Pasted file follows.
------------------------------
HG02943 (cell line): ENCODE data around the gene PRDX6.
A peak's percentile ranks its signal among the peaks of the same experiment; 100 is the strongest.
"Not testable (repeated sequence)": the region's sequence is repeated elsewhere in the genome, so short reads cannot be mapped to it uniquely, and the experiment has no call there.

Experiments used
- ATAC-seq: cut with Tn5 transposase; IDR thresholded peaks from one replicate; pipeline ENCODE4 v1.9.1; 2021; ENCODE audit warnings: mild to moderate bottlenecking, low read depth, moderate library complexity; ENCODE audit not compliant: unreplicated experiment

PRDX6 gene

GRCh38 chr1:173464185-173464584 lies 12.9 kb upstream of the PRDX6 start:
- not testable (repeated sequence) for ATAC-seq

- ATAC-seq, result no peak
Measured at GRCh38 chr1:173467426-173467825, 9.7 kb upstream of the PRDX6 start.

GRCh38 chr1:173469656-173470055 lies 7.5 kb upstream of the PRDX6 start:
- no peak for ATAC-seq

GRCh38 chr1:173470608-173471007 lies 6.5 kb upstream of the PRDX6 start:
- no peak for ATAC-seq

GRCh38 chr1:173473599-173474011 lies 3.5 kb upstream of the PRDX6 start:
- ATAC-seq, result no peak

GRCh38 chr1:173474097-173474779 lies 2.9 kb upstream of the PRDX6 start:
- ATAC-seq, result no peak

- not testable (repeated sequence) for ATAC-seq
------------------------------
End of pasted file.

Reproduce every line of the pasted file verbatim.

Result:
HG02943 (cell line): ENCODE data around the gene PRDX6.
A peak's percentile ranks its signal among the peaks of the same experiment; 100 is the strongest.
"Not testable (repeated sequence)": the region's sequence is repeated elsewhere in the genome, so short reads cannot be mapped to it uniquely, and the experiment has no call there.

Experiments used
- ATAC-seq: cut with Tn5 transposase; IDR thresholded peaks from one replicate; pipeline ENCODE4 v1.9.1; 2021; ENCODE audit warnings: mild to moderate bottlenecking, low read depth, moderate library complexity; ENCODE audit not compliant: unreplicated experiment

PRDX6 gene

GRCh38 chr1:173464185-173464584 lies 12.9 kb upstream of the PRDX6 start:
- not testable (repeated sequence) for ATAC-seq

- ATAC-seq, result no peak
Measured at GRCh38 chr1:173467426-173467825, 9.7 kb upstream of the PRDX6 start.

GRCh38 chr1:173469656-173470055 lies 7.5 kb upstream of the PRDX6 start:
- no peak for ATAC-seq

GRCh38 chr1:173470608-173471007 lies 6.5 kb upstream of the PRDX6 start:
- no peak for ATAC-seq

GRCh38 chr1:173473599-173474011 lies 3.5 kb upstream of the PRDX6 start:
- ATAC-seq, result no peak

GRCh38 chr1:173474097-173474779 lies 2.9 kb upstream of the PRDX6 start:
- ATAC-seq, result no peak

- not testable (repeated sequence) for ATAC-seq